Number Crunch

number-crunchby Michael R. Lee, Ph.D.

What we have here is a series of distressing, if unrelated, numbers. One is going up, two are going down.

The first number, and probably the most relevant to readers of this publication, concerns the quantity of production required of Imaging Directors of radio stations.

Though it does not entail rigorous research techniques, conversations with Imaging Directors over the last several months indicate a clear pattern of programmer abuse regarding sweepers and promos.

There seems to be an epidemic of programmers who think that a sweeper is airable three to five times and then must be replaced. Are listeners tired of the sweeper by then? Or have programmers become hyper-sensitive to produced sweepers and promos and insensitive to the realities of creativity and human endurance?

As sweepers and promos become more important to the sound of the station, in some cases even defining the sound of the radio station, it is not unrealistic to think that programmers will pay more attention to them. Surely, we are not in a laissez faire era when it comes to on-air imaging. Nor should we be.

But listener burnout and programmer fatigue are clearly unrelated. After all, listener burnout to music titles is tested locally and nationally and reported widely in trade magazines. No such data are available for sweepers and promos. There is only the “gut feeling” of  Program Directors to go by. As numbers later in this article clearly indicate, listeners are not listening nearly as long as they used to nor as long as Program Directors, who are paid to do so.

Since Program Directors have indicated great impatience when it comes to the cycling of sweepers and promos, it has diluted the quality of such work in favor of more and more quantity. How creative can Imaging Directors be when they are asked to crank out 20 sweepers and ten promos in a single day? Would advertisers invest in commercial campaigns where individual spots were aired a few times and then discarded? Would radio management encourage such an approach?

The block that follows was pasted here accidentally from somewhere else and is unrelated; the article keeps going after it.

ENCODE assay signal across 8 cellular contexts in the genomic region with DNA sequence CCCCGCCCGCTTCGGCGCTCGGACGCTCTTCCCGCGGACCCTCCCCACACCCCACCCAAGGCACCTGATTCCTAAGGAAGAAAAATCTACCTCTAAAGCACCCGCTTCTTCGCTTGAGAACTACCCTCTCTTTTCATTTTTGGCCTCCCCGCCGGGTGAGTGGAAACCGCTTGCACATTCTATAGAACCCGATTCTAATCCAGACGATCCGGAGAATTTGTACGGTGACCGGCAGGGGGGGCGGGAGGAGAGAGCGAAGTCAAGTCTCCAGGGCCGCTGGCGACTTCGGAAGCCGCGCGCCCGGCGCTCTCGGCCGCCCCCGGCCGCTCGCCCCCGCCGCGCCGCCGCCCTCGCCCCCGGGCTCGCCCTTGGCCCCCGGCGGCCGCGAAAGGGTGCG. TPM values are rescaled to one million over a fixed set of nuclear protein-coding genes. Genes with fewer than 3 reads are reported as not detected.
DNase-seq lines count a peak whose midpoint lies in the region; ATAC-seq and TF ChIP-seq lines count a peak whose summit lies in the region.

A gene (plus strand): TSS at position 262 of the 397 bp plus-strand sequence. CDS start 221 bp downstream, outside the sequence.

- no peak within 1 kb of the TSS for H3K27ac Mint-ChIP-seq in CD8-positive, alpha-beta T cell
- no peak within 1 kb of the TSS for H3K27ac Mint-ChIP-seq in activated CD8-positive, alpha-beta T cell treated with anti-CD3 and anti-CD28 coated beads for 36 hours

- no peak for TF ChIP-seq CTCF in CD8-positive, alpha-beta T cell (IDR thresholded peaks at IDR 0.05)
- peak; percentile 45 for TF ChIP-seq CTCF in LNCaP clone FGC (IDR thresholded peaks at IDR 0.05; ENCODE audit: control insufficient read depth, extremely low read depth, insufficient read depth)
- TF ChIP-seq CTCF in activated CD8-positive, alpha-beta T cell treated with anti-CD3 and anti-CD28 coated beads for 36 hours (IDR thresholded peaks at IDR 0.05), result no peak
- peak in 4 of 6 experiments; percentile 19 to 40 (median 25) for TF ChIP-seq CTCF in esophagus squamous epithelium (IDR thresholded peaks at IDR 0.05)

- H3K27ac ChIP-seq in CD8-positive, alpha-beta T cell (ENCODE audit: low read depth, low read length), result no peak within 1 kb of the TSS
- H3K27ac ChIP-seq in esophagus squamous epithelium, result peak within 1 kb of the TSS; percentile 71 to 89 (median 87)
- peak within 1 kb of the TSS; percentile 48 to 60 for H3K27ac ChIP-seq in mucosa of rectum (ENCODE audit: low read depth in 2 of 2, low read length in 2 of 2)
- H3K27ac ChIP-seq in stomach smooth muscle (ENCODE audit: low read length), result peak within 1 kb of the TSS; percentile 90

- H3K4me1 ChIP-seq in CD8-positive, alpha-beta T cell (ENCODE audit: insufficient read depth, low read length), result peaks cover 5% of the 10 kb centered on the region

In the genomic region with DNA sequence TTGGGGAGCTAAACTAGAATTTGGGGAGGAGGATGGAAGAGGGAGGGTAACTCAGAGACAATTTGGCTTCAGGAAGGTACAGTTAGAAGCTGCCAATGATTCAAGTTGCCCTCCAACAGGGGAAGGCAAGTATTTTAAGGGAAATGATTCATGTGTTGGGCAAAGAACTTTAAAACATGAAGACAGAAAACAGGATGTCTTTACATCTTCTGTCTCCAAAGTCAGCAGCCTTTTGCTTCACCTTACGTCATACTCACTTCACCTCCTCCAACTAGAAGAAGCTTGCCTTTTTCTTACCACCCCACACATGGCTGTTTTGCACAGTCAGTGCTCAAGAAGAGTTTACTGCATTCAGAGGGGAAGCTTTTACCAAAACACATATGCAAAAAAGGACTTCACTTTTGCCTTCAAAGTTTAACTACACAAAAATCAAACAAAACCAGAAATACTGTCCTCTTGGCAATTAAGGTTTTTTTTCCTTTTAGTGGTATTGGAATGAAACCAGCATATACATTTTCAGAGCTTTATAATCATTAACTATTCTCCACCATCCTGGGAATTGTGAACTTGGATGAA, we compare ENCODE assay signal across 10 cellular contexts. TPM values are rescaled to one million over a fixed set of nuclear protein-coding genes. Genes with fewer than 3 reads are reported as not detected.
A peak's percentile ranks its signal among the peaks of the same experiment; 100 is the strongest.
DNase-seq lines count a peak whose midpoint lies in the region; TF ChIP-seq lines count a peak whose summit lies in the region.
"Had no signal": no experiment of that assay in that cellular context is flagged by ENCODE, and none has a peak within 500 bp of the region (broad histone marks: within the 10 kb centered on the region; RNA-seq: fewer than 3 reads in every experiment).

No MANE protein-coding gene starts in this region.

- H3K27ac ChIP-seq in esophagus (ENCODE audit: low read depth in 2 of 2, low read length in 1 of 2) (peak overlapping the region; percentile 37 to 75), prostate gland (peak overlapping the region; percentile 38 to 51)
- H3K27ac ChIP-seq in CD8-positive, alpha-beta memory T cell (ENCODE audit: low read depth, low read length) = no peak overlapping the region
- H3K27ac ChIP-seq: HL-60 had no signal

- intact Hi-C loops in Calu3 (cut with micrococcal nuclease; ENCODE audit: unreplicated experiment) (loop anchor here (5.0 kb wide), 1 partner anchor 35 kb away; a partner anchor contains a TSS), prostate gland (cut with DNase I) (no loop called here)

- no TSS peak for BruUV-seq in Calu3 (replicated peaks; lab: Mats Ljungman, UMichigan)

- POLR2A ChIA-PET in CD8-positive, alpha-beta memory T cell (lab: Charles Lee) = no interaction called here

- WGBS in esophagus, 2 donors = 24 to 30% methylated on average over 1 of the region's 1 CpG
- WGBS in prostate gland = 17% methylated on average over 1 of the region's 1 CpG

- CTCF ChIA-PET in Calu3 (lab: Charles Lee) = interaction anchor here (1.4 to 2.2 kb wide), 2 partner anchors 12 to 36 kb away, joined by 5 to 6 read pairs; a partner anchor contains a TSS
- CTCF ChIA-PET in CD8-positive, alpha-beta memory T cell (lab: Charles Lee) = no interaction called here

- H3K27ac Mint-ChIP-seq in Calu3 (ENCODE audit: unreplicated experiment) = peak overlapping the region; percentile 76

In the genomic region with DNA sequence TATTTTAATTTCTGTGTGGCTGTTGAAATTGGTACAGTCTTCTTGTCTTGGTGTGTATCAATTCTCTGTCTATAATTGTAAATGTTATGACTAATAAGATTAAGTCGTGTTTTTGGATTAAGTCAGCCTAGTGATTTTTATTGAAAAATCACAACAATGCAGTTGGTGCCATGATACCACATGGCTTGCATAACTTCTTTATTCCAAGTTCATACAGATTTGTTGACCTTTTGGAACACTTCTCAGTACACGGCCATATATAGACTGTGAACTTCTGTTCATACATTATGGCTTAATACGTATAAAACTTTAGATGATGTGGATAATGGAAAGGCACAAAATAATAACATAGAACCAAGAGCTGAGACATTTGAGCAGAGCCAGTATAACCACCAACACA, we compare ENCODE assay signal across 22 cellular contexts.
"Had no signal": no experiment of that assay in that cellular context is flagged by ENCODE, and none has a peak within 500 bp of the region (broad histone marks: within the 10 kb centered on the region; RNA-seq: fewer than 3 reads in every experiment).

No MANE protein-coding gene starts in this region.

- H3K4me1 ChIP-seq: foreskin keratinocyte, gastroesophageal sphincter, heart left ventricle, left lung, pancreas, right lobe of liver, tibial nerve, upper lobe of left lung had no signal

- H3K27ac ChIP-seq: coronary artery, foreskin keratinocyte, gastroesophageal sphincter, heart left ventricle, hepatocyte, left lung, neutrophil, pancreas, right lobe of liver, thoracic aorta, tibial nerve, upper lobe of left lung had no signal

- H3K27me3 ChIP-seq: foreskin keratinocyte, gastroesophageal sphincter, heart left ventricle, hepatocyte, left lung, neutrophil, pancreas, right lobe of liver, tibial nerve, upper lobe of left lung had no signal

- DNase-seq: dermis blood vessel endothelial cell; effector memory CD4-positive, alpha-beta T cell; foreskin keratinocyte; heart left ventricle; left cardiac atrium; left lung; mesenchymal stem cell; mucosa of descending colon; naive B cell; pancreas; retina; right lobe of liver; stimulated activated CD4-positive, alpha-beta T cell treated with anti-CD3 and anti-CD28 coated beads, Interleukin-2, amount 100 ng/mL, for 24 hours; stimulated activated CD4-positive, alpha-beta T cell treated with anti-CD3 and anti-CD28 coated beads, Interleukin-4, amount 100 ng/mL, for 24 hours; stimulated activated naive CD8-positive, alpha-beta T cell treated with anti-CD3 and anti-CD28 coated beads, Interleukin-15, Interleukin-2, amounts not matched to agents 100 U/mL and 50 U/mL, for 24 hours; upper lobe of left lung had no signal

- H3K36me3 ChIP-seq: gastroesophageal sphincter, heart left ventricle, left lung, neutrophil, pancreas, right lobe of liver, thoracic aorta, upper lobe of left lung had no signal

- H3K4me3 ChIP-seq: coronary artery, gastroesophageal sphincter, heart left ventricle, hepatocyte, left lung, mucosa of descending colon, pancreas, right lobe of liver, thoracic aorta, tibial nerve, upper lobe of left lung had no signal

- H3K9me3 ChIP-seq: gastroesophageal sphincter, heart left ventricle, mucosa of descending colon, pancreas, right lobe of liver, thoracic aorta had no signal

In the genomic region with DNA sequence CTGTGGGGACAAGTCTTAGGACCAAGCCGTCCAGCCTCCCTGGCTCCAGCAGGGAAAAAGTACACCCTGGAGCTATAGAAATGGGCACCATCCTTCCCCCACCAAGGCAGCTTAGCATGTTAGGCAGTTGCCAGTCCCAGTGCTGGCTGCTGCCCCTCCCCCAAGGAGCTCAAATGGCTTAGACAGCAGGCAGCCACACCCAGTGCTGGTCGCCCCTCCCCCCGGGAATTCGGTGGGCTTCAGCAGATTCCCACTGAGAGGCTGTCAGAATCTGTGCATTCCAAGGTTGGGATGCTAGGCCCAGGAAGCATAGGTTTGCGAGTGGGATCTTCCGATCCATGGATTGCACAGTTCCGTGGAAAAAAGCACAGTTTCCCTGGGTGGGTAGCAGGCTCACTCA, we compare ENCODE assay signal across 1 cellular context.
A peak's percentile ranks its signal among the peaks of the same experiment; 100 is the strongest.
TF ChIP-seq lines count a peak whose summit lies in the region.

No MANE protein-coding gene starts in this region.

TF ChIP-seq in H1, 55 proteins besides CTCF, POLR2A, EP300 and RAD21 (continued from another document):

The answer is obvious: Quality is always better than quantity. The insatiable greed of programmers for sweepers and promos becomes a catch-22 in that they will suffer in quality and therefore have to be replaced more often.

Lighten up, programmers. Just as the trend in network and cable television is to do less episodes of a series to keep creativity and quality higher, so too should you encourage better work, not just more of it.

Next up is the subject of time spent listening to radio. Arbitron data from the fall of 2000 show that listeners 12+ cut their listening time by 5%, or one hour per week, from fall 1998 to fall 2000. The declines were across the board but were most noticeable among teens and women 25 – 54. As one might expect, at-home listening took a large average quarter hour hit of about 10% during the same time span.

What does it mean? Just what we’ve suspected all along. The alternatives to radio are growing for consumers; radio has oversaturated the airwaves with commercials; and the quality of radio, and perhaps music itself, is in decline.

The good news is that radio still reaches 94.9% of the U.S. population 12+ in any given week. Whether radio can hold its cume while reinvigorating the time spent listening may determine whether the future’s so bright you gotta wear shades or the future is so dark  you’ll need infrared goggles.

The last set of numbers is neither good nor unexpected. It reveals the decline of radio ad revenue in January and February of 2001. February’s drop was extreme when compared to February of last year — on the order of 20%. January and February combined declined 18% from a year earlier, and the national drop was far worse than the local drop in revenue.

While radio producers should be relatively immune to such fluctuations (and in no small way protected by being vastly overworked, as noted above), history teaches us that the Chiefs tend to take out their problems on the Indians. Radio is certainly no exception.

The only conclusion to be drawn from the three disparate numbers crunched above is that a 42 hour day should cure most of what ails us at the moment.

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